Under ordinary circumstances the child is to be kept at the breast for one year. But if within this time the menstrual period should recur and be profuse, or should the woman again become pregnant, the quality of the milk becomes poor, and necessitates the immediate weaning of the child; the character of the milk is also altered, and even its secretion may be checked. Nervous agitation may so alter the quality of the milk as to make it poisonous. A fretful temper, fits of anger, grief, and sudden terror not only lessen the quantity of the milk, but render it thin and unhealthful, inducing disturbances of the child’s bowels, diarrhea, and so forth.
Position of the Mother When Nursing.— When in bed in the recumbent position, the mother should lie on that side from which the infant is going to nurse; when up, the mother should sit erect.
Care of the Nipples.— Immediately after each nursing the nipples should be washed off in a saturated solution of boric acid in cold water, and dried with a soft cloth. If they are disposed to crack, anoint them with cocoa-butter immediately after each cleansing. If the skin of the nipple is very sensitive, a nipple-shield should be used for the first few days; or should the nipple become sore at any time, the shield can be resorted to. The nipple-shield must fit tightly; the best ones are made of glass with a rubber tip. In the intervals of nursing the nipple-shield should be kept in cold water after it has been thoroughly cleansed by being brushed on both sides.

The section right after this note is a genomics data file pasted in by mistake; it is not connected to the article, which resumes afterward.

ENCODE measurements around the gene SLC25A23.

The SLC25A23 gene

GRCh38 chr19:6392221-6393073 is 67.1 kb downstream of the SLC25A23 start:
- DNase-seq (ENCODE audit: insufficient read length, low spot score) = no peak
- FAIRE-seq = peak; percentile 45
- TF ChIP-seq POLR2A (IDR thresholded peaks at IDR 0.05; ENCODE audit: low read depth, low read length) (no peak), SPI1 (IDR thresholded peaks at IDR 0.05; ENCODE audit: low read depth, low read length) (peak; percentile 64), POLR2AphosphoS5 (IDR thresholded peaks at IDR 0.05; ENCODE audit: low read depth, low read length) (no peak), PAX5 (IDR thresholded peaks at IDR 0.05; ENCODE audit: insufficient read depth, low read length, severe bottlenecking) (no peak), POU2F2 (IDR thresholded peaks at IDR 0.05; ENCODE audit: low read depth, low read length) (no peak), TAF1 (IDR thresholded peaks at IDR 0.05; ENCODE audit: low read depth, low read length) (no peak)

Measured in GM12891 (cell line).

The breasts are sometimes distended from an over-secretion of milk; this is relieved by saline cathartics, by abstinence from liquids, and by the use of a compression breast bandage. This is made of a straight piece of muslin, with a shallow notch cut in one edge for the neck, and, a deep one for each arm; the bandage is closely applied over the breasts, and the ends pinned in front; it is also pinned over the shoulders.
In debilitated women the supply of milk may be insufficient; the most reliable evidence of this is the fact that the infant ceases to gain in weight.
THE NEW-BORN INFANT.
The Infant’s Toilet; the Crib;
Feeding of Infants; Artificial Feeding;
the Wet-nurse; Characteristics of Healthy Infants; the Stools;
Constipation; Urination; Dentition.
“O thou child of many prayers,
Life hath quicksands; life hath snares.”
The Infant’s Toilet.— So soon as the mother has been made comfortable, the toilet of the infant is attended to. This should be made near the register or stove; and the lap of the nurse should be covered with a small flannel blanket. The baby’s body will be found to be covered over with a white, greasy, somewhat cheesy substance; some sort of grease is needed for its removal; rendered lard, sweet oil, and lanolin are the best; vaselin